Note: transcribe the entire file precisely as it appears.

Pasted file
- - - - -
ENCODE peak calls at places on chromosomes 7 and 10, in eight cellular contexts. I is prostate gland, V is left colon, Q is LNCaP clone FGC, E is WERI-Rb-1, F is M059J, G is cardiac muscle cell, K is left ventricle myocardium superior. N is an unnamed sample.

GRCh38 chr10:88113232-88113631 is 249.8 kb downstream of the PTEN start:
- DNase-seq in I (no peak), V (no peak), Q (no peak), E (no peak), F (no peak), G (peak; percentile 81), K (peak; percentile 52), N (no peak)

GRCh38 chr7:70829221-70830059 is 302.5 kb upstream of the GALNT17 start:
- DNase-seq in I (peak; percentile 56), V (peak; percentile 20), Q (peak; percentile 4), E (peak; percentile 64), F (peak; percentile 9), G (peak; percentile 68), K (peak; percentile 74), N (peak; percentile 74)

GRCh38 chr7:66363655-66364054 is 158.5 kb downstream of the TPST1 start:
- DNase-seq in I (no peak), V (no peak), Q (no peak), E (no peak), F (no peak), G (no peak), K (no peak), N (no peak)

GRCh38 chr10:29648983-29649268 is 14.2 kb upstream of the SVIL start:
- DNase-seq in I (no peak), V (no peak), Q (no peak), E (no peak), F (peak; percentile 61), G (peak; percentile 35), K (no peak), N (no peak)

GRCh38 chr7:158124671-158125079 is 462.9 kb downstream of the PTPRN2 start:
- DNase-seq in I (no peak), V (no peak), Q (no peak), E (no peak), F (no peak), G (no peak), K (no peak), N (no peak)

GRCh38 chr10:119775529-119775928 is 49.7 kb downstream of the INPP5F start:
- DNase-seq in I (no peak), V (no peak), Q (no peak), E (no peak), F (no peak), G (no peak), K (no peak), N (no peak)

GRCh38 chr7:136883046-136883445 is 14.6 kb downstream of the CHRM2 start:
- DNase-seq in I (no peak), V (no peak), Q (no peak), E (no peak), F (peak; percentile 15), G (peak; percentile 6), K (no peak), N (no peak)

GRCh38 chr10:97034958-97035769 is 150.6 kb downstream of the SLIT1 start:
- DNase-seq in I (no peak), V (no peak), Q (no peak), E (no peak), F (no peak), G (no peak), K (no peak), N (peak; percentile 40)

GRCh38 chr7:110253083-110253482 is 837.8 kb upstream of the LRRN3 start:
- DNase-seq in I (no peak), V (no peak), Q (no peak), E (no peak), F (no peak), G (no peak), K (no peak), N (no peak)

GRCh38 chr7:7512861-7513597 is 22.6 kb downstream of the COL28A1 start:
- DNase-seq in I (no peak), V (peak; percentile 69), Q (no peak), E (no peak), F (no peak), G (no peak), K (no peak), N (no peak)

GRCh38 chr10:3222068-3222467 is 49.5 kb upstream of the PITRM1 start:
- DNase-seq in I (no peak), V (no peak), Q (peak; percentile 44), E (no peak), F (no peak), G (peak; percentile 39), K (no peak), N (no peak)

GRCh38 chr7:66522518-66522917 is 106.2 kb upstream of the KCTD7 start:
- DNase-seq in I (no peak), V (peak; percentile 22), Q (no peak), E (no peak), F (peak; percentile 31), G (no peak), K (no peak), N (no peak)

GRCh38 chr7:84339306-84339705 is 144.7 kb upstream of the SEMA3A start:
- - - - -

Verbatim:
ENCODE peak calls at places on chromosomes 7 and 10, in eight cellular contexts. I is prostate gland, V is left colon, Q is LNCaP clone FGC, E is WERI-Rb-1, F is M059J, G is cardiac muscle cell, K is left ventricle myocardium superior. N is an unnamed sample.

GRCh38 chr10:88113232-88113631 is 249.8 kb downstream of the PTEN start:
- DNase-seq in I (no peak), V (no peak), Q (no peak), E (no peak), F (no peak), G (peak; percentile 81), K (peak; percentile 52), N (no peak)

GRCh38 chr7:70829221-70830059 is 302.5 kb upstream of the GALNT17 start:
- DNase-seq in I (peak; percentile 56), V (peak; percentile 20), Q (peak; percentile 4), E (peak; percentile 64), F (peak; percentile 9), G (peak; percentile 68), K (peak; percentile 74), N (peak; percentile 74)

GRCh38 chr7:66363655-66364054 is 158.5 kb downstream of the TPST1 start:
- DNase-seq in I (no peak), V (no peak), Q (no peak), E (no peak), F (no peak), G (no peak), K (no peak), N (no peak)

GRCh38 chr10:29648983-29649268 is 14.2 kb upstream of the SVIL start:
- DNase-seq in I (no peak), V (no peak), Q (no peak), E (no peak), F (peak; percentile 61), G (peak; percentile 35), K (no peak), N (no peak)

GRCh38 chr7:158124671-158125079 is 462.9 kb downstream of the PTPRN2 start:
- DNase-seq in I (no peak), V (no peak), Q (no peak), E (no peak), F (no peak), G (no peak), K (no peak), N (no peak)

GRCh38 chr10:119775529-119775928 is 49.7 kb downstream of the INPP5F start:
- DNase-seq in I (no peak), V (no peak), Q (no peak), E (no peak), F (no peak), G (no peak), K (no peak), N (no peak)

GRCh38 chr7:136883046-136883445 is 14.6 kb downstream of the CHRM2 start:
- DNase-seq in I (no peak), V (no peak), Q (no peak), E (no peak), F (peak; percentile 15), G (peak; percentile 6), K (no peak), N (no peak)

GRCh38 chr10:97034958-97035769 is 150.6 kb downstream of the SLIT1 start:
- DNase-seq in I (no peak), V (no peak), Q (no peak), E (no peak), F (no peak), G (no peak), K (no peak), N (peak; percentile 40)

GRCh38 chr7:110253083-110253482 is 837.8 kb upstream of the LRRN3 start:
- DNase-seq in I (no peak), V (no peak), Q (no peak), E (no peak), F (no peak), G (no peak), K (no peak), N (no peak)

GRCh38 chr7:7512861-7513597 is 22.6 kb downstream of the COL28A1 start:
- DNase-seq in I (no peak), V (peak; percentile 69), Q (no peak), E (no peak), F (no peak), G (no peak), K (no peak), N (no peak)

GRCh38 chr10:3222068-3222467 is 49.5 kb upstream of the PITRM1 start:
- DNase-seq in I (no peak), V (no peak), Q (peak; percentile 44), E (no peak), F (no peak), G (peak; percentile 39), K (no peak), N (no peak)

GRCh38 chr7:66522518-66522917 is 106.2 kb upstream of the KCTD7 start:
- DNase-seq in I (no peak), V (peak; percentile 22), Q (no peak), E (no peak), F (peak; percentile 31), G (no peak), K (no peak), N (no peak)

GRCh38 chr7:84339306-84339705 is 144.7 kb upstream of the SEMA3A start: